Home of ChanRobles Virtual Law Library

 

Home of Chan Robles Virtual Law Library

www.chanrobles.com

G.R. No. 188385, October 02, 2013 - BENITO E. LORENZO, Petitioner, v. GOVERNMENT SERVICE INSURANCE SYSTEM (GSIS) AND DEPARTMENT OF EDUCATION (DEPED), Respondents.

G.R. No. 188385, October 02, 2013 - BENITO E. LORENZO, Petitioner, v. GOVERNMENT SERVICE INSURANCE SYSTEM (GSIS) AND DEPARTMENT OF EDUCATION (DEPED), Respondents.

PHILIPPINE SUPREME COURT DECISIONS

SECOND DIVISION

G.R. No. 188385, October 02, 2013

BENITO E. LORENZO, Petitioner, v. GOVERNMENT SERVICE INSURANCE SYSTEM (GSIS) AND DEPARTMENT OF EDUCATION (DEPED), Respondents.

D E C I S I O N

PEREZ, J.:

This Petition for Review on Certiorari under Rule 45 of the Rules of Court seeks the reversal of the 24 February 2009 Decision1 and 11 June 2009 Resolution2 of the Court of Appeals ( CA) in CA-G.R. SP No. 104853, affirming the 23 June 2008 Decision3 of the Employees Compensation Commission (ECC), denying the petitioner’s claim for death benefits under Presidential Decree (P.D.) No. 626, as amended, otherwise known as the Employees’ Compensation Law.

The Facts

This case emanates from a simple claim for Employees’ Compensation death benefits filed by the petitioner, surviving spouse of Rosario D. Lorenzo (Rosario), a Government Service Insurance System (GSIS) member with GSIS Policy No. CM-56244, who during her lifetime served as Elementary Teacher I at the Department of Education (DepEd) for a period covering 2 October 1984 to 27 December 2001.

The records of the benefit claim which was docketed as ECC Case No. GM-18068-0307-08, show that on 1 October 2001, Rosario was admitted at the Medical City Hospital due to Hematoma on the Tongue, Left Inner Lip and Right Cheek with Associated Gingival Bleeding.4 It appears that prior to her hospitalization, she was previously diagnosed by the same hospital for Chronic Myelogenous Leukemia and was in fact confined therein on 31 July 2001 because of Pneumonia which was a result of immuno-compromise secondary to leukemia. Rosario’s health condition was confirmed by means of a bone marrow examination which showed “hypercellular aspirate with marked myeloid hyperplasia.”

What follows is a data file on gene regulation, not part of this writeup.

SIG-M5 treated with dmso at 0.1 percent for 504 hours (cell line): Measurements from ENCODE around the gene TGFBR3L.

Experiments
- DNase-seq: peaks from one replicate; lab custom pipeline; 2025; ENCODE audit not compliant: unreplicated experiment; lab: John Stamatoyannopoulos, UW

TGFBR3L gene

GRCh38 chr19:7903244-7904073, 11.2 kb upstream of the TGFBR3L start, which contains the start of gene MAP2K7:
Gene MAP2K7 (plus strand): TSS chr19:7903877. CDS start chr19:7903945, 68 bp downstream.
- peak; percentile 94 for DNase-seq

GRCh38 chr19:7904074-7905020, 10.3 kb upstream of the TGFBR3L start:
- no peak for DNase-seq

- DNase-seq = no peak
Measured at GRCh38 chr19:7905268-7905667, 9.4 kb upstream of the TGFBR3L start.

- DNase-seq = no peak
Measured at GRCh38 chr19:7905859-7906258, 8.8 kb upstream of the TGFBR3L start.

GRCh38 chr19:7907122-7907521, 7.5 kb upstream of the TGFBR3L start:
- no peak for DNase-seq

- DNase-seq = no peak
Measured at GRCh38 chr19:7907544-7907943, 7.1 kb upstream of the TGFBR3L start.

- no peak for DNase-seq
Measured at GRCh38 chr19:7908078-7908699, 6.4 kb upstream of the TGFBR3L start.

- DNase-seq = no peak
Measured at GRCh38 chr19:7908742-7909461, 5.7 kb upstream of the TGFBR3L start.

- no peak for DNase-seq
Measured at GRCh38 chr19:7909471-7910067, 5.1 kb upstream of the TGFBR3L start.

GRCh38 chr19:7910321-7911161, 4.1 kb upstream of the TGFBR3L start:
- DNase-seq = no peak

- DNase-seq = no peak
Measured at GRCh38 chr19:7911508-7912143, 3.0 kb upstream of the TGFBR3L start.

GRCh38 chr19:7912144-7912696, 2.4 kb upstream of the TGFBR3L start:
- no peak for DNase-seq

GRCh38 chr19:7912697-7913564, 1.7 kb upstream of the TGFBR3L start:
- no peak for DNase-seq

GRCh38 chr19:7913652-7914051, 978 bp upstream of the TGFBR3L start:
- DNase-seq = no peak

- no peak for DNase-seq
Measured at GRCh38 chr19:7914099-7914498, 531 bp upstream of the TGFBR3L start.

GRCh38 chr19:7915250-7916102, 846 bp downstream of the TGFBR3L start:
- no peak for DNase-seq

There was no other document on record indicating any past medical, family and personal or social history of Rosario. On 27 December 2001, Rosario died of Cardio-Respiratory Arrest due to Terminal Leukemia.5cralawlibrary

Petitioner, being the surviving spouse, claimed for Employees Compensation death benefits from the GSIS. It was denied on the ground that the GSIS Medical Evaluation and Underwriting Department (MEUD) found Rosario’s ailments and cause of death, Cardio-respiratory Arrest Secondary to Terminal Leukemia, a non-occupational diseases contemplated under P.D. No. 626, as amended.

Unconvinced, petitioner elevated his Employee’s Compensation claim to the ECC for review and reconsideration under the Amended Rules on Employees’ Compensation provided in P.D. No. 626.

Upon review, the ECC found the denial of petitioner’s claim to be in order, stating that:chanroblesvirtualawlibrary
Leukemia is listed as an occupational disease under P.D. 626, as amended. Under, Annex “A,” Item No. 15 of the Amended Rules on Employees’ Compensation, Leukemia is considered compensable among operating room personnel due to exposure to anesthetics.

Considering the above-stated medical facts and the conditions for compensability under P.D. 626, as amended, the denial by the System of appellant’s claim for EC Death Benefits is proper.